Tuesday, December 24, 2013

Staging a Political Campaign Event? Think "Wedding"

Campaign Event Management – Think “Wedding”
Ned Barnett

 Note - I was inspired to write this because my "last" single son got married Saturday night, in a big event that was held (but with no political overtones) at the Clinton Center in Little Rock.  Yes, it really does look exactly like the world's largest double-wide, and the inside is even tackier than I'd feared ... it's really almost a parody of itself, and of President Clinton. But it made a fine venue for a great wedding, and having talked at length with the wedding planner - she had dinner with my wife and I after the rehearsal - I was inspired by how closely weddings and political events can parallel.  So learn from the events-masters - wedding planners - and make your next event a life-altering success!

Everybody has experienced a wedding – their own, in most cases, along with the weddings of brothers or sisters, daughters or sons – but even if you’ve only experienced a “Hollywood Wedding” on the Silver Screen, you’ve got an idea of what one is like.  And if you can imagine putting together a wedding – a big wedding, with all the bells and whistles – you’ve know everything you need in order to put together a successful political campaign or fund-raising event or other voter-growing project.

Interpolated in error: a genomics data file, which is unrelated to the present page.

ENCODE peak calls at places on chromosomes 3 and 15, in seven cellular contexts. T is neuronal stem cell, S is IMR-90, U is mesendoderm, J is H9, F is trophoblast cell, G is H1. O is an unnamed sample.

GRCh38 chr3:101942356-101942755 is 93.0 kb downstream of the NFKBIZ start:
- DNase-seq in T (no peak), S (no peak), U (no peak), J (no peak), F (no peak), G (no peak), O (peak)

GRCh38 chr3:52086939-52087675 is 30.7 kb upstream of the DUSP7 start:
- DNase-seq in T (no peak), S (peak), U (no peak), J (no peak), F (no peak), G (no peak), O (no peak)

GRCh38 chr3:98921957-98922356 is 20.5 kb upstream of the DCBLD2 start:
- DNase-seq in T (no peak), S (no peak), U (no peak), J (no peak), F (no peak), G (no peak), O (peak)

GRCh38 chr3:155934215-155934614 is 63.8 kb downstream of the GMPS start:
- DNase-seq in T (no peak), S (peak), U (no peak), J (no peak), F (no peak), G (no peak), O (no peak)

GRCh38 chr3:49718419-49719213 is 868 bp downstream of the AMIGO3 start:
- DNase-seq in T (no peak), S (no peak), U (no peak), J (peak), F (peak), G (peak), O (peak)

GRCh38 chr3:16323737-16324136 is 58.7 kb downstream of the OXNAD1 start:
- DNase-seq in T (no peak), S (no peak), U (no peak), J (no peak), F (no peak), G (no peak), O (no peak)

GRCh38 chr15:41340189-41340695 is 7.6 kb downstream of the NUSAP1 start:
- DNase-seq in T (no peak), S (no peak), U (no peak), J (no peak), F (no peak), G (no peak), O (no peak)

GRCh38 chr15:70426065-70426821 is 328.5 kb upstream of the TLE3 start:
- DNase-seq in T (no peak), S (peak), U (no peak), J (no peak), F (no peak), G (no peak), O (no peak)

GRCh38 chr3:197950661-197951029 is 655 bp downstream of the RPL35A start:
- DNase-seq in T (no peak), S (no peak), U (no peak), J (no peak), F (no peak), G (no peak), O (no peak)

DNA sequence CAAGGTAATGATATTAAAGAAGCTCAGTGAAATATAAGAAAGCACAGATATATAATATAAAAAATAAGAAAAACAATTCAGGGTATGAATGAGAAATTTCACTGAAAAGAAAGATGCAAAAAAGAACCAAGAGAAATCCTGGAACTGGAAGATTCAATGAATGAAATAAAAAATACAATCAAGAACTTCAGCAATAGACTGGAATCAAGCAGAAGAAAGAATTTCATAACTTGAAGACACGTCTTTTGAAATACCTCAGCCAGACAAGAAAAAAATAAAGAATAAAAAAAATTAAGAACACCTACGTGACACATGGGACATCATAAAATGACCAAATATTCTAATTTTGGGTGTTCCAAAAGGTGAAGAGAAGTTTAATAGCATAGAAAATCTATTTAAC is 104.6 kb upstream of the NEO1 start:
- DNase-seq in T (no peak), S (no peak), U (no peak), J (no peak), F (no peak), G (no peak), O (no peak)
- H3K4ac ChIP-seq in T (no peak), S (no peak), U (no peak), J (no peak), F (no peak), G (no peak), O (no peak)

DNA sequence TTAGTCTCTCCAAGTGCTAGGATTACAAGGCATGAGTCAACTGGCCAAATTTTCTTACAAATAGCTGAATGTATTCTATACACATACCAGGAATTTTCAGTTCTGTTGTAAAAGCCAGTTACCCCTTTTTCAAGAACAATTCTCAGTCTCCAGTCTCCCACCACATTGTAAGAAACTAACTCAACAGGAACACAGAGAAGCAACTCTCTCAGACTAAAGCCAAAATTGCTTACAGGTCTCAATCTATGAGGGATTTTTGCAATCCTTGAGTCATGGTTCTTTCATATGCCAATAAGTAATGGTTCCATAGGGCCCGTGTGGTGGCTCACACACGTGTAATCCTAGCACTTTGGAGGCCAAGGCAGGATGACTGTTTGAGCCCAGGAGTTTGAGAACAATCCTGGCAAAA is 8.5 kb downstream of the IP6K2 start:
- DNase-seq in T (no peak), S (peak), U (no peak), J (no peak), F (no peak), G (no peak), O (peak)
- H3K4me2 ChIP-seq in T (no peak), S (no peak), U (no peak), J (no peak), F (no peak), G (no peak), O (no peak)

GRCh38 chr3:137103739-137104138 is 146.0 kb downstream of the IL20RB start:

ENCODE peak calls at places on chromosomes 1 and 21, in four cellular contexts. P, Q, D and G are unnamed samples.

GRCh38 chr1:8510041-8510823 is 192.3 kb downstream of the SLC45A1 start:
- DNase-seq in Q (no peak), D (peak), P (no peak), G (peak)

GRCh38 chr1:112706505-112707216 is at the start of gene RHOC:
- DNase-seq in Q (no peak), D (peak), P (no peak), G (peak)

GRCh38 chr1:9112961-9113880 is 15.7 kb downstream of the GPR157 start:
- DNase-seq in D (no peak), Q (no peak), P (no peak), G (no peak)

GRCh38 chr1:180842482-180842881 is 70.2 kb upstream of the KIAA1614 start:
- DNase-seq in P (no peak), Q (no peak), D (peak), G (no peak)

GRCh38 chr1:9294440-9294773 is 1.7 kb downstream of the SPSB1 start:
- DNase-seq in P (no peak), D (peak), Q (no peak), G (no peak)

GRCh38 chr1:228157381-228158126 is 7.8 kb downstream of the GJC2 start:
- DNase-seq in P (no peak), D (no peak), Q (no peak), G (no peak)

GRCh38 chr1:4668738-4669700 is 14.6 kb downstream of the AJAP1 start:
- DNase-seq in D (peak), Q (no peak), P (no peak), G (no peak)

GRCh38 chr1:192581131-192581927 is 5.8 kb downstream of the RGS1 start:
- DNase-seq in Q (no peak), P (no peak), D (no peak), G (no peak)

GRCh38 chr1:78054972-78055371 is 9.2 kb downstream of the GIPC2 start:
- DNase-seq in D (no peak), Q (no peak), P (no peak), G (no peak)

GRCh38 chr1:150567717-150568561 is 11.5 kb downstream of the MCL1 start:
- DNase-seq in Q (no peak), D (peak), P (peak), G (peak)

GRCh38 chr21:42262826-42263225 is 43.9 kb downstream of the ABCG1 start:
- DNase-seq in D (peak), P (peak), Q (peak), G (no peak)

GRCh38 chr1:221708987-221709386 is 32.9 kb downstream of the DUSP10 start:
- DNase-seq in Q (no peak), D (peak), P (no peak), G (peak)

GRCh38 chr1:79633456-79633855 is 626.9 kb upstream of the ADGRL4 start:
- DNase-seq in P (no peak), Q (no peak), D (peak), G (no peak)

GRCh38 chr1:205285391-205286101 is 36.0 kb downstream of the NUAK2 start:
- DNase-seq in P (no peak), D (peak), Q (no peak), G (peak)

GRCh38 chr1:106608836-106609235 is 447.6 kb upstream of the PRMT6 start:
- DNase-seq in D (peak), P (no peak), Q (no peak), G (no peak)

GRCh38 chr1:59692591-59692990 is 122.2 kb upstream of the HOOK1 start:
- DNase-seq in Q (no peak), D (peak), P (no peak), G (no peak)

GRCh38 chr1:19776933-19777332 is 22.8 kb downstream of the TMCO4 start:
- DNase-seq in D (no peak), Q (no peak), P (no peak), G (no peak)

The key to success is planning, whether it’s for a wedding of for a political campaign event.  Except for elopements, visits to the Justice of the Peace, or last-minute spur-of-the-moment “quick, before we sober up” Vegas weddings, all really impressive weddings begin with planning.  And planning begins by making a master checklist.  With just a few exceptions, the lists are the same.

Campaign Event
1.     Wedding Planner & Timetable